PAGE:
Using this method, the position and orientation of the component 111 to which at least 4 sensors are attached at known distances to one another can be determined by using a single transmitter 112 in the line of sight with any one sensor 116. It will also be understood that in some instances, a number of the sensors 116, placed on a component 111 may be in the line of sight of several transmitters 112, while other sensors 116 on the component 111 are only in the line of sight of a single transmitter 112. For example, four sensors 116 on a wing 108 may be in the line of sight of two transmitters 112, while three other sensors 116 on the wing 108 may only be in the line of sight of one transmitter 112 each. By using the known relative distances between the sensors 116 as part of the solution, all of the sensors 116 may be included in the overall solution of the position and orientation of the wing 108. Such inclusion increases the accuracy and precision of the position and orientation data produced by the methods and systems of the present invention.

In another embodiment, the above-derived method can be employed to provide accurate position and orientation data for a component 111 when only three sensors 116 having known distances relative to one another are placed on the component 111 and are in the line of sight of at least one transmitter 112. In such an instance, the readings from the three sensors 116 will result in three possible solutions. Using historical information from a last known location in which the position and orientation of the component 111 was known, the correct solution for the current position and orientation of the component 111 can be ascertained from these three choices by assuming that no sudden positional changes (e.g. flips) of the component 111 have occurred. Thus, the one solution out of the three provided by the calculations detailed above which agrees with a logical extrapolation of the smooth movement of the component 111 from its last known location is assumed to be correct. Such an assumption can only be made when the movement of the component 111 can indeed be accurately extrapolated from its last known location.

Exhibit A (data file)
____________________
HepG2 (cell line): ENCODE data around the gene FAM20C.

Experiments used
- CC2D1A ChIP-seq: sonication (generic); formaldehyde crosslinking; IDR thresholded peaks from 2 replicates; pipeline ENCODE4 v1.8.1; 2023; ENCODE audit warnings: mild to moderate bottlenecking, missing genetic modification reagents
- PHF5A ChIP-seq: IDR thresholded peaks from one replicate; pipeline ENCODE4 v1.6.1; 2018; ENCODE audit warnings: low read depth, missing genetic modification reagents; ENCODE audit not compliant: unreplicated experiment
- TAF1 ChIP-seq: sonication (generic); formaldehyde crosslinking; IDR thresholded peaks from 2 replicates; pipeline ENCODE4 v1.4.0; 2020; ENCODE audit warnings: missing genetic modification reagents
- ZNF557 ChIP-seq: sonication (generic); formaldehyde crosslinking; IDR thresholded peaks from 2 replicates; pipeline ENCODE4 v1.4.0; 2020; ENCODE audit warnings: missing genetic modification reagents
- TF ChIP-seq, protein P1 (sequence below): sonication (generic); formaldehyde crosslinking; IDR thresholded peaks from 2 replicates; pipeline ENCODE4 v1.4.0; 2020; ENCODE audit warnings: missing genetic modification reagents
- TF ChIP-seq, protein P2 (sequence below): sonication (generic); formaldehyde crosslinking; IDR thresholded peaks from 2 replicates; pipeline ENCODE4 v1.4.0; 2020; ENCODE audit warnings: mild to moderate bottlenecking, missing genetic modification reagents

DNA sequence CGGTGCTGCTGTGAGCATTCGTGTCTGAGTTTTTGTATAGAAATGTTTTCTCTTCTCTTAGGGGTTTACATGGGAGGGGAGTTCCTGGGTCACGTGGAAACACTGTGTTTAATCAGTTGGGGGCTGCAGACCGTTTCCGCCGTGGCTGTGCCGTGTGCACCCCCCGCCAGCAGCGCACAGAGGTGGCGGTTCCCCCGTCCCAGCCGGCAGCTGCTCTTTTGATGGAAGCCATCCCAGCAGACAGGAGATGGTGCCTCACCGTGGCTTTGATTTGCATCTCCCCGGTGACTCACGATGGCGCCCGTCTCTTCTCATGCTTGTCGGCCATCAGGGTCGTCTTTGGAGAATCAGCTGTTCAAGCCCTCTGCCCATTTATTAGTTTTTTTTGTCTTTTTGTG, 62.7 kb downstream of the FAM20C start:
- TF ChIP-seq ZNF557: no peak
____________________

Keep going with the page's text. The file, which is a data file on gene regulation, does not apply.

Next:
For example, in embodiments that involve large-scale manufacturing, such an assumption is very often correct since large components 111 are typically moved slowly and deliberately, and thus incidents such as sudden positional changes typically do not occur. Moreover, successive position and orientation measurements of a component 111 are commonly conducted at short time intervals leaving no time for a sudden positional change or change in orientation or direction of motion of the component 111 to occur. In one particular embodiment, the assumption that there are no sudden positional changes is correct if there is no positional change greater than approximately twice the previous incremental positional change between successive sensor readings. In alternate embodiments, greater positional changes between successive sensor readings may be allowable.

FIG. 2 is a flow chart showing a method 400 of performing a manufacturing operation involving a plurality of components in accordance with an embodiment of the invention comprising one transmitter and three or more sensors. The method 400 begins at a block 402. At a block 406, the position measurement system 110 is operated to perform measurements of the positions of at least three discrete points (or sensors 116) on at least one of the components 111 (i.e. a first component), and on another component 113 (i.e. a second component, as shown in FIG. 6) that may be proximate thereto. As discussed above, the relative distances between the at least three discrete points on each of the first and second components are known, and the measurement system uses at least one transmitter 112 at a known position and in the line of sight with the at least three discrete points. For example, the measurement system 110 may perform measurements on points (or sensors 116) on a wing assembly and a mid-fuselage assembly to which it is desired to be attached. Alternately, the first component may be a workpiece and the second component may be a tool that is adapted to perform a manufacturing operation on the workpiece. At a block 408, any other desired measurements, including measurements of gaps, edge margin, and other conventional types of measurements, may be performed. In general, the order of operation between blocks 406 and 408 is unimportant.

At a block 409, if only three discrete points or sensors 116 have been measured on either the first or second component, then the method moves to a block 410 where it is decided if no sudden positional changes (e.g. flips) can be selected. If so, the method then moves to a block 411 where the measured data, along with the known relative distances between sensors 116 and any no sudden positional change assumptions are used to compute the positions and orientations of the first and second components under investigation. If, however, the situation is one in which no assumption can be made that no sudden position changes can be selected, or if less than three discrete points were measured, then the data are insufficient to continue the method. In such a case, the method must be restarted at a block 406 when the assumption of no sudden position changes can be selected, or alternately, when at least four discrete points can be measured. Returning to block 409, if at least four discrete points have been measured then the method may skip block 410 and proceed directly to block 411.